Marathoner claims bib numbers were stolen - FOX13 News, WHBQ FOX 13

Marathoner claims bib numbers were stolen

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BOSTON ( – A North Carolina resident who ran this year's Boston Marathon claims her bib numbers were stolen by other runners.

Runners either need to qualify to get a number or they need to join a charity group, but some people apparently didn't do either. Instead, they went to the computer to get their bib numbers, Kara Bonneau says.

Bonneau says she did all the right things to get a legitimate bib number for this year's Marathon. After finishing in the fastest third of all 36,000 runners, she went to look at the photos taken of her and found that at least four other runners had her same bib number. The bib was extremely hard to get given 9,000 more runners got bibs this year in a race that's extremely tough to get into in the first place.

The bib bandits are reportedly facing so much backlash that they've received death threats. Those four runners wanted to run, but couldn't get a bib, failed to qualify, missed the deadline, or didn't have the $200 for a bib plus the confidence to guarantee that they would raise $4,000 to $5,000 for charity.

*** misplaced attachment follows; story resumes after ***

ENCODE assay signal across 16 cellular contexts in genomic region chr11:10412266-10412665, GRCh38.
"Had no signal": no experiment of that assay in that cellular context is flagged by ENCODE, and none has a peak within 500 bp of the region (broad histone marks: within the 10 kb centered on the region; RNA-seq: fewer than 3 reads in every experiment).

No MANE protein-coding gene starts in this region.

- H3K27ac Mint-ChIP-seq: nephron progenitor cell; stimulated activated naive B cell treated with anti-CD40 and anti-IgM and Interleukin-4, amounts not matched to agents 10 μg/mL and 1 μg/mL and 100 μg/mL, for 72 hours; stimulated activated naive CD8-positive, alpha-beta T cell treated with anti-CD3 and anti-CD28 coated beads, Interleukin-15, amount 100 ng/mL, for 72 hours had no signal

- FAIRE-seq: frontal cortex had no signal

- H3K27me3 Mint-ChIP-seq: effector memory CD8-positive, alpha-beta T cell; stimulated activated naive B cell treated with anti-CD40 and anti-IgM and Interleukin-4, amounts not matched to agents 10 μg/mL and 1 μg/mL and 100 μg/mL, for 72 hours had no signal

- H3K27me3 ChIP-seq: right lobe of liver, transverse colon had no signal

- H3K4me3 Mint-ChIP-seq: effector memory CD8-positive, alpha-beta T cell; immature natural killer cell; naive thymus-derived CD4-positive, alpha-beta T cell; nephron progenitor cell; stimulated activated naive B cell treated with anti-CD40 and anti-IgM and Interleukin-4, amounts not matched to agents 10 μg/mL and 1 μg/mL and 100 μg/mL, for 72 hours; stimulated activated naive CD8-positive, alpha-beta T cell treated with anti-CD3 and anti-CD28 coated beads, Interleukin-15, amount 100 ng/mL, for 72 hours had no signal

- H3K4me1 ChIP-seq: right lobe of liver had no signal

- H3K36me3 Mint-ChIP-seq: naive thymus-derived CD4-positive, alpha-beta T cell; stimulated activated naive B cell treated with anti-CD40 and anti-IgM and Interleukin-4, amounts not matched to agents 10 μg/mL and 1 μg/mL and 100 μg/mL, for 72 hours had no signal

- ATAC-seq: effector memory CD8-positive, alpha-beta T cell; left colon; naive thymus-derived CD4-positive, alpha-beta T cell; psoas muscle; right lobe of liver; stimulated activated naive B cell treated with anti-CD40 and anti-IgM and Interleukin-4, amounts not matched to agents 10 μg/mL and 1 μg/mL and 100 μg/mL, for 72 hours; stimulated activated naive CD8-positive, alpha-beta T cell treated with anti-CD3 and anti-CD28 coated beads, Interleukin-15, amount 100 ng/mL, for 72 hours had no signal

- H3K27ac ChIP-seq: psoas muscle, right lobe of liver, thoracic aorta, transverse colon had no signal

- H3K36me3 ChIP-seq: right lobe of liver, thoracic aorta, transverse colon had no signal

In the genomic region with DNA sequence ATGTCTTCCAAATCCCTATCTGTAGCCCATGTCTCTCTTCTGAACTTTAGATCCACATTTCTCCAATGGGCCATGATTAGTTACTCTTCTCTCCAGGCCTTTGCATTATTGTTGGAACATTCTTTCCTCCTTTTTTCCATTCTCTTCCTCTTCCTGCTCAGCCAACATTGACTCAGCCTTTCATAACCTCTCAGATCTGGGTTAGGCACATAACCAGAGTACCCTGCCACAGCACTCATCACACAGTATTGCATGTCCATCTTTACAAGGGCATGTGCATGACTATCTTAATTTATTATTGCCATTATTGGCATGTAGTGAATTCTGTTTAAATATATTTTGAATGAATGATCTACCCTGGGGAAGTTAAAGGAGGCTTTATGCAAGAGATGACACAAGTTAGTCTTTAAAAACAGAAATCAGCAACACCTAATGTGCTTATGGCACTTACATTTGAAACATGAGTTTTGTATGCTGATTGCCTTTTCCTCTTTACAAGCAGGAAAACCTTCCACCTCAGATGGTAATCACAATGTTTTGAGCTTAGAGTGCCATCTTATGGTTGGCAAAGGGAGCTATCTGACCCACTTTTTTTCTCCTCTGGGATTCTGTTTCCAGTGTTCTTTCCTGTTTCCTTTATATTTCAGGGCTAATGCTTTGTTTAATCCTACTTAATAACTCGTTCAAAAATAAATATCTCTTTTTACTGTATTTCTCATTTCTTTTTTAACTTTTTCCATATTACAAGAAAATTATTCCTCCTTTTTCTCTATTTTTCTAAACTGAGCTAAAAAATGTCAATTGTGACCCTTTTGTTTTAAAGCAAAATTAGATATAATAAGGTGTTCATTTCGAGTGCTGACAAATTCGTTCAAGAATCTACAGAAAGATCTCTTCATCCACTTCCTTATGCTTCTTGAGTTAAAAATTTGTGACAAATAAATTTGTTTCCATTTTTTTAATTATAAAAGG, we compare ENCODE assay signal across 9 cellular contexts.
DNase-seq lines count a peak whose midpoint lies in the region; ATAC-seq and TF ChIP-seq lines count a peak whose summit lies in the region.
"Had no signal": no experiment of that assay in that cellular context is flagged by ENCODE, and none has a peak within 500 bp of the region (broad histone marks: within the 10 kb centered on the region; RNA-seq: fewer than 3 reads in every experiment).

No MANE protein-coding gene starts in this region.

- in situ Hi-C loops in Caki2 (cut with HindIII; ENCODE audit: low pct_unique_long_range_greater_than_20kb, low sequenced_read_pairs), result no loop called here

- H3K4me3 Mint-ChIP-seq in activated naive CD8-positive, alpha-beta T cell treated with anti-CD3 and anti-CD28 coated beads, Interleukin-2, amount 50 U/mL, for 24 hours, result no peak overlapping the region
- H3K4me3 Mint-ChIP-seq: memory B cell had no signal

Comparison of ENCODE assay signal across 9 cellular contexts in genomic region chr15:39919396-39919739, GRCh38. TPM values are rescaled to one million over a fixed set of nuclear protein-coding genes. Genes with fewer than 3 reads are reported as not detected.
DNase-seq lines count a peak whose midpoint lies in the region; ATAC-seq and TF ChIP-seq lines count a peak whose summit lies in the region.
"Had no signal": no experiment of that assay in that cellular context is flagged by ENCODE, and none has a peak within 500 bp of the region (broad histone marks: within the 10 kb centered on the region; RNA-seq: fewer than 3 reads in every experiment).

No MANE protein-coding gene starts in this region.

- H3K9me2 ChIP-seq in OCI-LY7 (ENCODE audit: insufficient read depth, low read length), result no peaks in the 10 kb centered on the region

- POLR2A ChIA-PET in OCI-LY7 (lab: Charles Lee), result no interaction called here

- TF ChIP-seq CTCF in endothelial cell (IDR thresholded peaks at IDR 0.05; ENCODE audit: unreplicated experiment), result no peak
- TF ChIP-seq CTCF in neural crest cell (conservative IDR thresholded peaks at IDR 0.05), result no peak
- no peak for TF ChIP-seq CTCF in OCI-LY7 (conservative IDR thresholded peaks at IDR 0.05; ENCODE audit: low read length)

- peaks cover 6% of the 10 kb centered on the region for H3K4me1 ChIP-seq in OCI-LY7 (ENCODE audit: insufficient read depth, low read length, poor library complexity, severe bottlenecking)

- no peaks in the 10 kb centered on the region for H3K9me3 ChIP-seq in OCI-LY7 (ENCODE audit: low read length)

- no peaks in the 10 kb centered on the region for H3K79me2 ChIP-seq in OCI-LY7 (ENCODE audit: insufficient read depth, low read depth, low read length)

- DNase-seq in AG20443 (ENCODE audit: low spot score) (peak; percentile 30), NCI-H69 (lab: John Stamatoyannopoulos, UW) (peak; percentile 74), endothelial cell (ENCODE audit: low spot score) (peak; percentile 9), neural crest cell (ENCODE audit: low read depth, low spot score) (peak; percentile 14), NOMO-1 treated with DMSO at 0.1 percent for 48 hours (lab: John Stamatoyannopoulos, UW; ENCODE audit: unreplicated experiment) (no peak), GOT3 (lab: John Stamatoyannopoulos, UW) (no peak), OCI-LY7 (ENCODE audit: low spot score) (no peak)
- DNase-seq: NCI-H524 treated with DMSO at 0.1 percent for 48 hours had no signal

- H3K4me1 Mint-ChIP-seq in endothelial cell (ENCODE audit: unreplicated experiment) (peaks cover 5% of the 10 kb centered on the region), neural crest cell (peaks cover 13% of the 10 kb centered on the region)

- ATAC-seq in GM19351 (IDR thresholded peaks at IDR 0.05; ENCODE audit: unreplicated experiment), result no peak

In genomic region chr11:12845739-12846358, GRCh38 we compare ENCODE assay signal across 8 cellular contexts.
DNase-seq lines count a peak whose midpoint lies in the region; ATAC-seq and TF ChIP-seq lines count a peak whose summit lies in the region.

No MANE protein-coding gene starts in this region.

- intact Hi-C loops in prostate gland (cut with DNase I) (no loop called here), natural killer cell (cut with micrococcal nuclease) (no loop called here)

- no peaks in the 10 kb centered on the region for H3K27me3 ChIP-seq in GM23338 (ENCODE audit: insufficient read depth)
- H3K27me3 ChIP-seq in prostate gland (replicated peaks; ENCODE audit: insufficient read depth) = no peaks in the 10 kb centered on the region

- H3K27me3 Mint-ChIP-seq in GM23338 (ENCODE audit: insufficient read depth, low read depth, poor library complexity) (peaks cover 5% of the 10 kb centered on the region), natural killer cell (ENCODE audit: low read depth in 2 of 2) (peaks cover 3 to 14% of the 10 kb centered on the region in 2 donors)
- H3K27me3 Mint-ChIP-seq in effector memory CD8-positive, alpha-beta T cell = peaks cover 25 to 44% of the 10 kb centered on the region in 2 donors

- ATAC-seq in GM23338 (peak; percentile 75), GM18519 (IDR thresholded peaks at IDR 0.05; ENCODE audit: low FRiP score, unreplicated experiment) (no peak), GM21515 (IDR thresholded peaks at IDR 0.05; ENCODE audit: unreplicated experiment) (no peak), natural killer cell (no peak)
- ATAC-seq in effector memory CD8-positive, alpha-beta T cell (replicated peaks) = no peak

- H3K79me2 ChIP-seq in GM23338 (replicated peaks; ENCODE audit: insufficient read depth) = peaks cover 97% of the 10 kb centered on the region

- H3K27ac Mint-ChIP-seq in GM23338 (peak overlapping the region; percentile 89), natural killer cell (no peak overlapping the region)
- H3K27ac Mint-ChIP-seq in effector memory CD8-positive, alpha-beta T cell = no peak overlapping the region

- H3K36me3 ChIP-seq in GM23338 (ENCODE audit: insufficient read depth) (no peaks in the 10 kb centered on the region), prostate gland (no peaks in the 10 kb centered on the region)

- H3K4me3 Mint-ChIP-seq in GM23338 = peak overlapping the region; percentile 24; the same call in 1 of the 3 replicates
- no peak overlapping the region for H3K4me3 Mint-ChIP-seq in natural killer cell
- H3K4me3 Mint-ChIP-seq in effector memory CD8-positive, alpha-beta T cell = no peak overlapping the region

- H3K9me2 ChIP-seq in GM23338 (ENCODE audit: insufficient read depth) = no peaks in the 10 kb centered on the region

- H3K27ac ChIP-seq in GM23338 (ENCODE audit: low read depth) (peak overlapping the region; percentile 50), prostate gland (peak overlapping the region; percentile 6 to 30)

After Bonneau posted a photo of her legitimate bib on Instagram, someone made multiple counterfeit copies of it and sold it on Craigslist. It's not clear if those four runners with Bonneau's number knew they were buying fake bibs, but at some point they must have known they weren't real because they don't have chips in them, which are used to track runner's official times.

According to, the assistant coach of the Boston College Cross Country Team identified the two male runners as former BC Cross Country Team members. He told Deadspin that even though they weren't officially registered, the young men ran to raise money for a friend's charity. When asked if it made her feel better that two of the bandits were running as part of a fundraiser, Bonneau said it didn't.

The BAA says bandits are common even with this year's tighter security guidelines. They say there's very little that can be done to police it, but Bonneau has taken to social media to “publicly shame and disqualify them from future races.”

On her Facebook page, she says, "This is unfair to everyone who worked hard to qualify or raise charity money, and to those who qualified, but couldn't get in because the race was full. It's also a security issue."

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